Spike & Mike's Sick & Twisted Festival of Animation 2006

2006, NR, 90 min. Directed by Various.

REVIEWED By Marc Savlov, Fri., Jan. 27, 2006

Spike & Mike's Sick & Twisted Festival of Animation 2006

No one’s ever going to confuse Spike & Mike’s annual festival of gross-out cartoons with cutting edge animation – unless it’s the cutting edge on the broken bottle shard or the rusty switchblade that seems to cut to the heart of so many of the long-running anthology program’s more, um, razored offerings. No, S&M cuts right to the heart of the puerile, scatological 3-year-old in all of us, and then yanks that puppy right out and begins gnawing away, more often than not with a big, goofy grin that says, "Look ma, no fear!" Of course, being a scattershot affair in its best years, it often seems to also be crowing, "No brains!" or "No moral compass!" But, heck, that’s cool – precious few of us ever let Wile E. Coyote’s clear and present lack of ethical jurisdiction impair our enjoyment of his Acme-assisted death rattles then or now. It’s fun to watch ‘toons suffer all manner of grisly fates simply because in the real world it’s impossible and, more often than not, just not that entertaining once you wear out that initial copy of Death Scenes. So know this going in: Sex and violence are the currency of S&M’s gory, twisted economy. How much you want to invest in the proceedings is entirely up to you. Caveats aside, this year’s crop of bad juju runs the gamut from festival standby "No Neck Joe," an early series of short comic bits from Dallas Craig McCracken (who would later go on to create the vastly superior Powerpuff Girls) to Thomas Schoeber’s inspired "Pinata," a three-minute-and-forty-second slice of computer-generated absurdity that posits an anthropomorphic piñata struggling to avoid the slings and arrows (and truncheons, apparently) of its cruel existence. It’s a single joke gag, but the payoff is one of this year’s more adroit yuks and handled with something approaching genuine wit. That’s not always so for the rest of the collection, which, as in years past tends to rely too much on the animated equivalent of daily-strip-from-hell The Family Circus: little set-up followed by even less payoff. After a while, you get the nagging feeling that many of the short films here, while they may be inarguably sick and twisted, are serving as little more than brief calling cards for their makers. How else to explain the deadly dull, one-note chuckle of Patrick Walker’s "Odius Lepus" or Andrea Shear’s Tim Burton-esque retelling of Jack and Jill? Neither film expends more than the bare minimum needed to reach its quick, unremarkable conclusion and, as with several other of this year’s shorts, they barely qualify as either sick or twisted in a global animation milieu that’s marked these days by the truly warped worlds of hentai animé on the one side and Cartoon Network’s genuinely subversive Adult Swim on the other. Only one film, the nine-minute-long, live-action-meets-animation howler "Save Virgil," lodges in the mind long enough to be considered a genuine success, and – oh, the ignominy – that one stars former Love Liner Adam Carolla. Save us, Ralph Bakshi.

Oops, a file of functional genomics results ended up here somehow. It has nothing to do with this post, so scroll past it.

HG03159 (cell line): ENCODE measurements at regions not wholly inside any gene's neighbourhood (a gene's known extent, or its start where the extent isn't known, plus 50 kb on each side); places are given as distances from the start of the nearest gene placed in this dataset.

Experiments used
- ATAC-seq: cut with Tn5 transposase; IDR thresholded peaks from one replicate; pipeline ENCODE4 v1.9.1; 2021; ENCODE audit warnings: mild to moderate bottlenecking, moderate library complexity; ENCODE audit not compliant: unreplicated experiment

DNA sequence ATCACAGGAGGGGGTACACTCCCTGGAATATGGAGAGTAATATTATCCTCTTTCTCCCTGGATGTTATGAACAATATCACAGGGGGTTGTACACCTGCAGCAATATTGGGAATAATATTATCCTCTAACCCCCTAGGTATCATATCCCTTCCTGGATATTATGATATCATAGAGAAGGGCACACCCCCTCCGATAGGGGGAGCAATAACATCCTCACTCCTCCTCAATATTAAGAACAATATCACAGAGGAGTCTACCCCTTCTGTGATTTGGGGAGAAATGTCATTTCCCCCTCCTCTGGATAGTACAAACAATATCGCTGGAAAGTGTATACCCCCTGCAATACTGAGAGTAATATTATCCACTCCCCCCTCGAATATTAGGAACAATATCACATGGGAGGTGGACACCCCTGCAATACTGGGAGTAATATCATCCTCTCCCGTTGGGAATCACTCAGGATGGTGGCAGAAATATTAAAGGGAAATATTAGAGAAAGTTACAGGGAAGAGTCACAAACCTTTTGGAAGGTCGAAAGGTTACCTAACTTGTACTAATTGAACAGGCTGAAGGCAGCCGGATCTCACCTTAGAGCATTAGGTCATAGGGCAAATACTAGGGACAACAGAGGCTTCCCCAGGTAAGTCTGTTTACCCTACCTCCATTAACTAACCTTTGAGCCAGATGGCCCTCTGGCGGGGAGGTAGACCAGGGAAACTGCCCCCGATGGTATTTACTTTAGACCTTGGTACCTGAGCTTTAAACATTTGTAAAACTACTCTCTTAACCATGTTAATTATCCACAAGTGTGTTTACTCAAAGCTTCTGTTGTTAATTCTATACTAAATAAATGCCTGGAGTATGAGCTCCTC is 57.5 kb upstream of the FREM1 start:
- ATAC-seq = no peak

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Spike & Mike's Sick & Twisted Festival of Animation 2006, Various

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